He told e27, “I wanted to find a technical co-founder but couldn’t find one. No one wanted to join me. …I read this website that said you don’t find a co-founder, you earn one. I thought that was quite true.”

That means that people might not want to join you, especially if they do not resonate with the idea, and you’re just a greenhorn in the startup field. You have to prove it at some point. They are not going to do it over some random idea which doesn’t interest them.

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He claims it is very important for a web entrepreneur to understand a certain degree of technical skills. “Even if you have a co-founder, I think you need to understand because sometimes, you have to deal with databases and different arrays. If we want to go into different countries, we have to think about how the database will work.”

But not having a technical co-founder did not stop him from chasing after this dream. “I tell myself I have no Plan B,” he said. “Before I left (University), I asked myself, ‘If you can get any job in the world, what would you want to do?’ – that is assuming everything was available. But, by then I wanted to start Bandwagon, so it was quite clear,” added Chan.

When there’s no plan B, you have to find a way to succeed. If you have to tweak your business model and your site, just tweak it and do whatever you need to get it ramen profitable. If I wasn’t optimistic, I wouldn’t be an entrepreneur. Entrepreneurs need to have some kind of ‘gung-ho-ness’ and just do it, he shared.

Ramen profitable is a phrase coined by Paul Graham; it refers to making enough profits for cheap instant ramen noodles. At the moment, Bandwagon generates revenue through advertising spots on its website and partnerships.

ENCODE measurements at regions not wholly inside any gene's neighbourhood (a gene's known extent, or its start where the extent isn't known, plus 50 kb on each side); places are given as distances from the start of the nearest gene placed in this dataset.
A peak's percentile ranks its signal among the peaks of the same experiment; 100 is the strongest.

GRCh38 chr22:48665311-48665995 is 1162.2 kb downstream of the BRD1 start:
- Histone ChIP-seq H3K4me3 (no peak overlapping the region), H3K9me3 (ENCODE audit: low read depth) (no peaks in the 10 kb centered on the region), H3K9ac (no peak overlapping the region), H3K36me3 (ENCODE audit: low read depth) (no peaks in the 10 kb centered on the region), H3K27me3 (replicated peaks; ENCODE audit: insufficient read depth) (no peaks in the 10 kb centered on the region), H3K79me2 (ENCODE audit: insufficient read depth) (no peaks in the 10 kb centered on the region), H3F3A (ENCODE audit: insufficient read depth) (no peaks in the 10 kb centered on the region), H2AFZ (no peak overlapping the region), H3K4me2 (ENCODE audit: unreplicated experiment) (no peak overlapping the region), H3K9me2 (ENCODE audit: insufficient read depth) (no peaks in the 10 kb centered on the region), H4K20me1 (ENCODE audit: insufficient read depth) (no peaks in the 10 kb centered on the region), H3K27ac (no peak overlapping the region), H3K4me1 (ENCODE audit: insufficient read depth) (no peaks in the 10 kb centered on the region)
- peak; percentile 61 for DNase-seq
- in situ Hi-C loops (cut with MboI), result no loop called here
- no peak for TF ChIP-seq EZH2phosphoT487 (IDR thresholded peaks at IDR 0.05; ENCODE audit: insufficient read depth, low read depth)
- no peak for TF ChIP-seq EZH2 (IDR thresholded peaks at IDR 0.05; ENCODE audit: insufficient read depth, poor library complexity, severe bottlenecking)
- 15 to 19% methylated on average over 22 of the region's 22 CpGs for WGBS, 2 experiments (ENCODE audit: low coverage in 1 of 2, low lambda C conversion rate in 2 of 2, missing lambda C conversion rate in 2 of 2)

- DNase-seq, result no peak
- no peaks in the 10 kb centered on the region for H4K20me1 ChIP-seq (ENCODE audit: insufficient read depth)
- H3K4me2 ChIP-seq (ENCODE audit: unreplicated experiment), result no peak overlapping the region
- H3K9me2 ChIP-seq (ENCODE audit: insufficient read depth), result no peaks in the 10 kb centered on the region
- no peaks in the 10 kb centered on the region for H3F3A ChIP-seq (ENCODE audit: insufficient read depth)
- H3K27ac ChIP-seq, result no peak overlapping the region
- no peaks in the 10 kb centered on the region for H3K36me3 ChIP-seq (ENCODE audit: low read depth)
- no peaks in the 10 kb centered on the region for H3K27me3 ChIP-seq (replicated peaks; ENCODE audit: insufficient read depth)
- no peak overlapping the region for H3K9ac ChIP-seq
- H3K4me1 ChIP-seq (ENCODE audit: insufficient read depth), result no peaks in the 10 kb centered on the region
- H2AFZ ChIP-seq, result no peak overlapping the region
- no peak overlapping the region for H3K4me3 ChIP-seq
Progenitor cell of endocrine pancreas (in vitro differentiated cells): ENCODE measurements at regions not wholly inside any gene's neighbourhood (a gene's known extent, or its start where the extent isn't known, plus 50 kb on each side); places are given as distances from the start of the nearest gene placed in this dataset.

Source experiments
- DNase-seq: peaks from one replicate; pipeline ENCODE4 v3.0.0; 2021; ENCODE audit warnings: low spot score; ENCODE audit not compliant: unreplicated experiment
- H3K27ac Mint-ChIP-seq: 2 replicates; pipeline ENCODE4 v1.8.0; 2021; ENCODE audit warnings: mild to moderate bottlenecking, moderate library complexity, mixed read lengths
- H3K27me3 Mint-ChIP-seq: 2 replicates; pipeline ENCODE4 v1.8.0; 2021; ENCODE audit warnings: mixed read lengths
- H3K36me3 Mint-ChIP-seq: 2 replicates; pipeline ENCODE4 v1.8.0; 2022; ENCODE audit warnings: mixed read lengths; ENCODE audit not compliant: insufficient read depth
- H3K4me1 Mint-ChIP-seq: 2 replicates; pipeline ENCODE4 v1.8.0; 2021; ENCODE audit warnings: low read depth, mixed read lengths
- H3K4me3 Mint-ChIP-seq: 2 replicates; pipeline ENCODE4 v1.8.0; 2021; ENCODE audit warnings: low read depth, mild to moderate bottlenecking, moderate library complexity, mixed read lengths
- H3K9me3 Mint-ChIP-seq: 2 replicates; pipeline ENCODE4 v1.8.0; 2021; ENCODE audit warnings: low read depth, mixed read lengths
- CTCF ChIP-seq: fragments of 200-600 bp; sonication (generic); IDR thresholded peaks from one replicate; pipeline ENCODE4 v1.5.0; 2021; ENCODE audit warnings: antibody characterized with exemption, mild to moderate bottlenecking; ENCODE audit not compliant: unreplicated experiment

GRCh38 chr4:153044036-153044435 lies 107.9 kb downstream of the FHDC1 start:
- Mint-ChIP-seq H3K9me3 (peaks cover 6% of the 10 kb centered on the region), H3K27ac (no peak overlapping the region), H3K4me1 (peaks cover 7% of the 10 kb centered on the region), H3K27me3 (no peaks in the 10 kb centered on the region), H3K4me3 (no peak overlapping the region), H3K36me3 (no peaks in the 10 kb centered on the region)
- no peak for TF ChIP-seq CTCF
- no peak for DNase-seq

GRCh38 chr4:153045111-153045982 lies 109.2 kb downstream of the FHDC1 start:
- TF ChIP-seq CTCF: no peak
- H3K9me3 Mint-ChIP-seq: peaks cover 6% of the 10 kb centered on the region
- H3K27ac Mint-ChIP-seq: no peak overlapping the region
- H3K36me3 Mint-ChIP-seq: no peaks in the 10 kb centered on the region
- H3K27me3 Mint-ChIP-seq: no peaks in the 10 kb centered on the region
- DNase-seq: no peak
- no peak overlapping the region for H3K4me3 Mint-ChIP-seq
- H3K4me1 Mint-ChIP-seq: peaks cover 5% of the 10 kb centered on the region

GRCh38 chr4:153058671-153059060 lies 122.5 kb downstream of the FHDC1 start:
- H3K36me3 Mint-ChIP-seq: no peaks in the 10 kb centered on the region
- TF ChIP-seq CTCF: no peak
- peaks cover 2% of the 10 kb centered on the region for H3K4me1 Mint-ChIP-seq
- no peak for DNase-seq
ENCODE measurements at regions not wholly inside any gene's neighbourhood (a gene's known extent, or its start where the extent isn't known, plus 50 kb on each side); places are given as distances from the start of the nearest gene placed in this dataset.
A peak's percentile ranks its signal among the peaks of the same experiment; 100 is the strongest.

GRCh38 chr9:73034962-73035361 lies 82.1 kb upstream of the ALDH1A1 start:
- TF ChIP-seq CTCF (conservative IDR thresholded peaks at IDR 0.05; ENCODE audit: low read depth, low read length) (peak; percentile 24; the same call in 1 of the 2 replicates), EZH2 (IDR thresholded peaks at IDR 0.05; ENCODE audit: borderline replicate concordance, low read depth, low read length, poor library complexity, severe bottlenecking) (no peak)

Single-handed operation

Without any luck in the co-founder search department, Chan took it upon himself to do almost everything — from marketing to sales to accounts. However, he does work with an external agency to develop the website and hopefully, a mobile app should be released later this quarter.

“I interact with music lovers, find out what they like; talk to venue owners, find out what are the things they value in a site like ours, so I can give feedback to the development team,” he shared.

At the moment, his team comprises two other staff members and about 20 editorial contributors. Within a couple of months of operating the editorial site of Bandwagon, Yahoo Singapore’s Entertainment beat had started syndicating its content.

Editorial content on Bandwagon

Editorial content on Bandwagon

Bandwagon also works with Spotify, the music streaming service, to supply curated playlists. In return, the startup is given an official account and a custom header image within the app.

“When you focus on a certain area, make it your domain expertise. For us, it’s music. We’re familiar with the concert scene in Singapore. We know what the pubs are offering; some pubs have asked us to manage their schedule and curate it well,” concluded Chan.